It is possible to find out using mathematical methods whether a given integer is a prime number or not.
For 677, the answer is: yes, 677 is a prime number because it has only two distinct divisors: 1 and itself (677).
As a consequence, 677 is only a multiple of 1 and 677..
Since 677 is a prime number, 677 is also a deficient number, that is to say 677 is a natural integer that is strictly larger than the sum of its proper divisors, i.e., the divisors of 677 without 677 itself (that is 1, by definition!).
Parity of 677
677 is an odd number, because it is not evenly divisible by 2.
Is 677 a perfect square number?
A number is a perfect square (or a square number) if its square root is an integer; that is to say, it is the product of an integer with itself. Here, the square root of 677 is about 26.019.
Thus, the square root of 677 is not an integer, and therefore 677 is not a square number.
Anyway, 677 is a prime number, and a prime number cannot be a perfect square.
What is the square number of 677?
The square of a number (here 677) is the result of the product of this number (677) by itself (i.e., 677 × 677); the square of 677 is sometimes called "raising 677 to the power 2", or "677 squared".
As a consequence, 677 is the square root of 458 329.
Number of digits of 677
677 is a number with 3 digits.
What are the multiples of 677?
The multiples of 677 are all integers evenly divisible by 677, that is all numbers such that the remainder of the division by 677 is zero. There are infinitely many multiples of 677. The smallest multiples of 677 are:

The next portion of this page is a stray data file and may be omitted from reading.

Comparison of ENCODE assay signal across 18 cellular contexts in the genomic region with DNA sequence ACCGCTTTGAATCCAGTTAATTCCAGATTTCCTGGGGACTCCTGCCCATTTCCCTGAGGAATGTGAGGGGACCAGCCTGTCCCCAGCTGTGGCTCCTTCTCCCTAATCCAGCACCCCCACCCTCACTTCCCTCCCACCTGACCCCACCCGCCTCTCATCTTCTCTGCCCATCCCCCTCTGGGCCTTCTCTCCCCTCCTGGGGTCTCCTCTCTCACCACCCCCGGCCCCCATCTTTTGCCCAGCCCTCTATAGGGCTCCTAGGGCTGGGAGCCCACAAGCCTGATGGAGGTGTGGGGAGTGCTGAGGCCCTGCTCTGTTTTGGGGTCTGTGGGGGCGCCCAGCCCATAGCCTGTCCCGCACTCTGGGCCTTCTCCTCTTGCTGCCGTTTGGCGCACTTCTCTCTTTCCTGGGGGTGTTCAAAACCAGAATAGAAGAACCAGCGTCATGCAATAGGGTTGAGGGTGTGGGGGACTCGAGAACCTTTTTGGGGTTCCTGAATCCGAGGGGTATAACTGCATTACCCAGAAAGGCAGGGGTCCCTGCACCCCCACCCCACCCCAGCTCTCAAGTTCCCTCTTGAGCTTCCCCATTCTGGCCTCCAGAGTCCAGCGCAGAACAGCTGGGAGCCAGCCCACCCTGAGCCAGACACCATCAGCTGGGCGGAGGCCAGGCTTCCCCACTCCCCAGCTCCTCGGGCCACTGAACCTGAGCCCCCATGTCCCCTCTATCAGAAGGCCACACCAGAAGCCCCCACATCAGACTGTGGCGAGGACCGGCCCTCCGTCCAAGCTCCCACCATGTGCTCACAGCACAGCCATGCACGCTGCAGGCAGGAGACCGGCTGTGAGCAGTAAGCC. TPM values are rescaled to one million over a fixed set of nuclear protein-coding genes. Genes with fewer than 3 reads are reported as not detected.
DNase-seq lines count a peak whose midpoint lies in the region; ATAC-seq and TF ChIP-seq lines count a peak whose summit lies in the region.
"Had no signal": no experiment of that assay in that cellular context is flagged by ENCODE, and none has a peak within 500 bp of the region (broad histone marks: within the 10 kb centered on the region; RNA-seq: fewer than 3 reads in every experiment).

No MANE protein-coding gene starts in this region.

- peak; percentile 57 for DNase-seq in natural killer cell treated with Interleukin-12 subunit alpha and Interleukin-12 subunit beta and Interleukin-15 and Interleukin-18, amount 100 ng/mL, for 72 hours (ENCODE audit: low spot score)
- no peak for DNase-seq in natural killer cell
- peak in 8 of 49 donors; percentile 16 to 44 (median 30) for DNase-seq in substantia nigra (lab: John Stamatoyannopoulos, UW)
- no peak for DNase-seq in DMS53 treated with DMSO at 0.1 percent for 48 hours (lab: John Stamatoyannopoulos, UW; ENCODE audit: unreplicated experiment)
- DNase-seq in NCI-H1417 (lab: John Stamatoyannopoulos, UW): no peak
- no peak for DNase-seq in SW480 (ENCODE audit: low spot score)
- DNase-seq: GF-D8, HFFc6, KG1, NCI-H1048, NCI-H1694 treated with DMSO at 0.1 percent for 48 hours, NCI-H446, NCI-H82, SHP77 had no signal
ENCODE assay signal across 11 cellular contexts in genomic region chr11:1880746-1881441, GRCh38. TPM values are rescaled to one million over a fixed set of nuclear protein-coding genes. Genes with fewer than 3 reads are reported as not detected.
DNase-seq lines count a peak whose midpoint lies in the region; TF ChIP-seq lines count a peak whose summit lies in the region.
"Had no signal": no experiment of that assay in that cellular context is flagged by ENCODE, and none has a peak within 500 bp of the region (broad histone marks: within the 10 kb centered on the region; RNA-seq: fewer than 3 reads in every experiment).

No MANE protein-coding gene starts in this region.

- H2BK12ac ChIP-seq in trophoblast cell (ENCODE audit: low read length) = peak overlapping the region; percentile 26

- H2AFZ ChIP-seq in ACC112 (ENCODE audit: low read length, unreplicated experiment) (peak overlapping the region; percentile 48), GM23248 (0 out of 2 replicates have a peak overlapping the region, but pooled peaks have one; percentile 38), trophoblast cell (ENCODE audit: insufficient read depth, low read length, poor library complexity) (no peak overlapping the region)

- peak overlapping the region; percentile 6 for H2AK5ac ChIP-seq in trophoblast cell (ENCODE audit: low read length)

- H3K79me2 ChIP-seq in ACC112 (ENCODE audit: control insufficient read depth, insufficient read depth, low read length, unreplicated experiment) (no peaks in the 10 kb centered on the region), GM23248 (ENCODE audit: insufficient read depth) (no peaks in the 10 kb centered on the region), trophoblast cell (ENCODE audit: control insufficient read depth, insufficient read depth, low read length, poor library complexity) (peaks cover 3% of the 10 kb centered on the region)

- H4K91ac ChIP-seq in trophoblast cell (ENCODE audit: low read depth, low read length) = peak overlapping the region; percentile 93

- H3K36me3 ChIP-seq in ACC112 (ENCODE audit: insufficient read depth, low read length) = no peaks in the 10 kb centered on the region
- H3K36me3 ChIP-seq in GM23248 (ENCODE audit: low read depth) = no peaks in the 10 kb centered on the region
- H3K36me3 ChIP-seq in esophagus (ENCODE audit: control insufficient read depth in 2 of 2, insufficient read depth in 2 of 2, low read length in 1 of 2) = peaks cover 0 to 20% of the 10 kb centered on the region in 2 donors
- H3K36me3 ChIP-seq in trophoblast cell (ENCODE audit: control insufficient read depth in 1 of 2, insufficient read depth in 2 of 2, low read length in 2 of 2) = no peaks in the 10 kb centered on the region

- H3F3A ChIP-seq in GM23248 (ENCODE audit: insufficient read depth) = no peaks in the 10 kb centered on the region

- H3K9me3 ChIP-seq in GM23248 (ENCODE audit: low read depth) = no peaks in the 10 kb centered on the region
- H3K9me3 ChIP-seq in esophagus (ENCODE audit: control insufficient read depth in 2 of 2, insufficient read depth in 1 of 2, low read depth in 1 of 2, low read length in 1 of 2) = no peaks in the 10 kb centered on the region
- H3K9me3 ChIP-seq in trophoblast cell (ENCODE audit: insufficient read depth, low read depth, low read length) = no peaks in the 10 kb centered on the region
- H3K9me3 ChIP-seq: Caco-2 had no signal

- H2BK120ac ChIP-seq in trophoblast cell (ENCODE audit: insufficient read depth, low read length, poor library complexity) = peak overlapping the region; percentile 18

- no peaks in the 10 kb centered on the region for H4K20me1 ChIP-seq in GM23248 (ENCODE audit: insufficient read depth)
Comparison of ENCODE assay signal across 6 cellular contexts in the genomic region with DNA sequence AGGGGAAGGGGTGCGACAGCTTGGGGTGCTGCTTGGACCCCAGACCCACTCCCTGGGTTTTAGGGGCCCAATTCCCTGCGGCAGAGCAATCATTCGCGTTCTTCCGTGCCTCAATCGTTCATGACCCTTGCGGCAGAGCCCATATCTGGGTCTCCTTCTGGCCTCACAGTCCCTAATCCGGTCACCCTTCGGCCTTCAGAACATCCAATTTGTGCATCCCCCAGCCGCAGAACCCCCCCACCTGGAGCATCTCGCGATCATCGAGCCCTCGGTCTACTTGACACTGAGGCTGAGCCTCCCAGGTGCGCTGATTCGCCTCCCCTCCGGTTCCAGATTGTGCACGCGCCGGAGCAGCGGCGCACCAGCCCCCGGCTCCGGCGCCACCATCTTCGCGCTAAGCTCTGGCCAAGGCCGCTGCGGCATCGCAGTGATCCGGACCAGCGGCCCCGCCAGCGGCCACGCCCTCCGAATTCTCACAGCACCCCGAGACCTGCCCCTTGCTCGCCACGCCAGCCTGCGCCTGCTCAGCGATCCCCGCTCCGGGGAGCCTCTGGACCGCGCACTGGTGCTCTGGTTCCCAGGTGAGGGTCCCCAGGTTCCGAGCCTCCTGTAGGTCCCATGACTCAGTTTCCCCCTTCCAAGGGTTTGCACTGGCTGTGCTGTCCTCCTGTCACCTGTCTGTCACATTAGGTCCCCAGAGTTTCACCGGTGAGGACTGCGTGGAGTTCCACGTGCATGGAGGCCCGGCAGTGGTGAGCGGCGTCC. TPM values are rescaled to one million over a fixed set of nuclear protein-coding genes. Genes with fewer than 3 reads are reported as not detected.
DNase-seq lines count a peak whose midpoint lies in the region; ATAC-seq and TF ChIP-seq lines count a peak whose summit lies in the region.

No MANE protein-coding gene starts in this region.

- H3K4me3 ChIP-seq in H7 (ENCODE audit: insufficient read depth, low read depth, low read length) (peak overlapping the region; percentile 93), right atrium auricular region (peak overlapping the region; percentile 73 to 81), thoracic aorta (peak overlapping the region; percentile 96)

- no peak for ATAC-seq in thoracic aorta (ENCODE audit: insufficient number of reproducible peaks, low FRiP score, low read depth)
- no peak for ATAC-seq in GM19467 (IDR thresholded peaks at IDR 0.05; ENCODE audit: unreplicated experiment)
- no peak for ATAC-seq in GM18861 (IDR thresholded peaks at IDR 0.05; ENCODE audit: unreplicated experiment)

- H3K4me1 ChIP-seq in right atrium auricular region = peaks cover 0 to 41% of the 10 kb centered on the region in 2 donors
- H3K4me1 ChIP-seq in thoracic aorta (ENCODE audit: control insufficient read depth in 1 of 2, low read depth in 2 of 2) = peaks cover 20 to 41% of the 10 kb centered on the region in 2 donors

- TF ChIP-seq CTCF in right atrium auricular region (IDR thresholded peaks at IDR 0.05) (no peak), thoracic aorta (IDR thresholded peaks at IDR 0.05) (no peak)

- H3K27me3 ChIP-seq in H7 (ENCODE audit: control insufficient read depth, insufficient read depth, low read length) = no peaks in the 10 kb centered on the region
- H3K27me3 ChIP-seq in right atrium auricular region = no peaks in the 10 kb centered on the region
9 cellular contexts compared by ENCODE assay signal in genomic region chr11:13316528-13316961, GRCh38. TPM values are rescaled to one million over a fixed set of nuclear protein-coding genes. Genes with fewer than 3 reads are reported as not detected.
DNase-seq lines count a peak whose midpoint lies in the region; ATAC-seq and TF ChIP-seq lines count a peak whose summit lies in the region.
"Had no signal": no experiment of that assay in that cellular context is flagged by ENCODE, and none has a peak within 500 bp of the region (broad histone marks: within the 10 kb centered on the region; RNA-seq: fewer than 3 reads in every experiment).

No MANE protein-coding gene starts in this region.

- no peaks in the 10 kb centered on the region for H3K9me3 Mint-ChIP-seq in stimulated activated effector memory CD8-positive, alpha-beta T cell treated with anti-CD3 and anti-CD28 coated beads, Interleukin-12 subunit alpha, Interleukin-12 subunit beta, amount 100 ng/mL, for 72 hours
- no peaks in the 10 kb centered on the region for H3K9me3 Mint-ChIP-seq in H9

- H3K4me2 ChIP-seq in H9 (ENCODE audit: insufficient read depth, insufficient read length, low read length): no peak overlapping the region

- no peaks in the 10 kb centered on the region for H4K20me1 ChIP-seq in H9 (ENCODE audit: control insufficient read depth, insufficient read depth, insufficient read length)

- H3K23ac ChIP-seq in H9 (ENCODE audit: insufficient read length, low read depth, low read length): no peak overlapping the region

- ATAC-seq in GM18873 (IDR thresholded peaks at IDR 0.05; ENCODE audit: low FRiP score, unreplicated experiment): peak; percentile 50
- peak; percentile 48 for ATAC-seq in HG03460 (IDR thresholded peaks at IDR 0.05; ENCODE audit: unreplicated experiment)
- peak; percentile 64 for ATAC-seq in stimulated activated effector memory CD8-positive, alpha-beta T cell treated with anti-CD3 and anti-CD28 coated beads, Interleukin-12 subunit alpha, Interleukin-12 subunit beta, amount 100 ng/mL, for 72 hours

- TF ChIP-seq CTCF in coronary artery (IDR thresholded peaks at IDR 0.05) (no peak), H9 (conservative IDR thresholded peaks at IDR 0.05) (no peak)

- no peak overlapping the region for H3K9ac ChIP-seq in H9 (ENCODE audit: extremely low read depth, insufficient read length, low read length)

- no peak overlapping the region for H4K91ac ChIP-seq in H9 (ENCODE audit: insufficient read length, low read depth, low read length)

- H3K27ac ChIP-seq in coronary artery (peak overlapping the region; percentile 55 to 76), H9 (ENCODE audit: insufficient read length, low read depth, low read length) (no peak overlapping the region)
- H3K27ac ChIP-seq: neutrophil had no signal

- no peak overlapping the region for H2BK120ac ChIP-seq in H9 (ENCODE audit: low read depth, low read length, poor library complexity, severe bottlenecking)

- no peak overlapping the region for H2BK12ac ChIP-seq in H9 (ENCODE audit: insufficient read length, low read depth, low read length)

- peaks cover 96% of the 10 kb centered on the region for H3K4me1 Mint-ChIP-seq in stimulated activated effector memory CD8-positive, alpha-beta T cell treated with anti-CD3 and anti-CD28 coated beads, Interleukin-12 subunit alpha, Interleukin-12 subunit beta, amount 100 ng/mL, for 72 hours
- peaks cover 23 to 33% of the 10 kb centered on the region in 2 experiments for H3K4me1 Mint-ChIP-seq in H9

- 0: indeed, 0 is divisible by any natural number, and it is thus a multiple of 677 too, since 0 × 677 = 0
- 677: indeed, 677 is a multiple of itself, since 677 is evenly divisible by 677 (we have 677 / 677 = 1, so the remainder of this division is indeed zero)
- 1 354: indeed, 1 354 = 677 × 2
- 2 031: indeed, 2 031 = 677 × 3
- 2 708: indeed, 2 708 = 677 × 4
- 3 385: indeed, 3 385 = 677 × 5
How to determine whether an integer is a prime number?
To determine the primality of a number, several algorithms can be used. The most naive technique is to test all divisors strictly smaller to the number of which we want to determine the primality (here 677). First, we can eliminate all even numbers greater than 2 (and hence 4, 6, 8…). Then, we can stop this check when we reach the square root of the number of which we want to determine the primality (here the square root is about 26.019). Historically, the sieve of Eratosthenes (dating from the Greek mathematics) implements this technique in a relatively efficient manner.
More modern techniques include the sieve of Atkin, probabilistic algorithms, and the cyclotomic AKS test.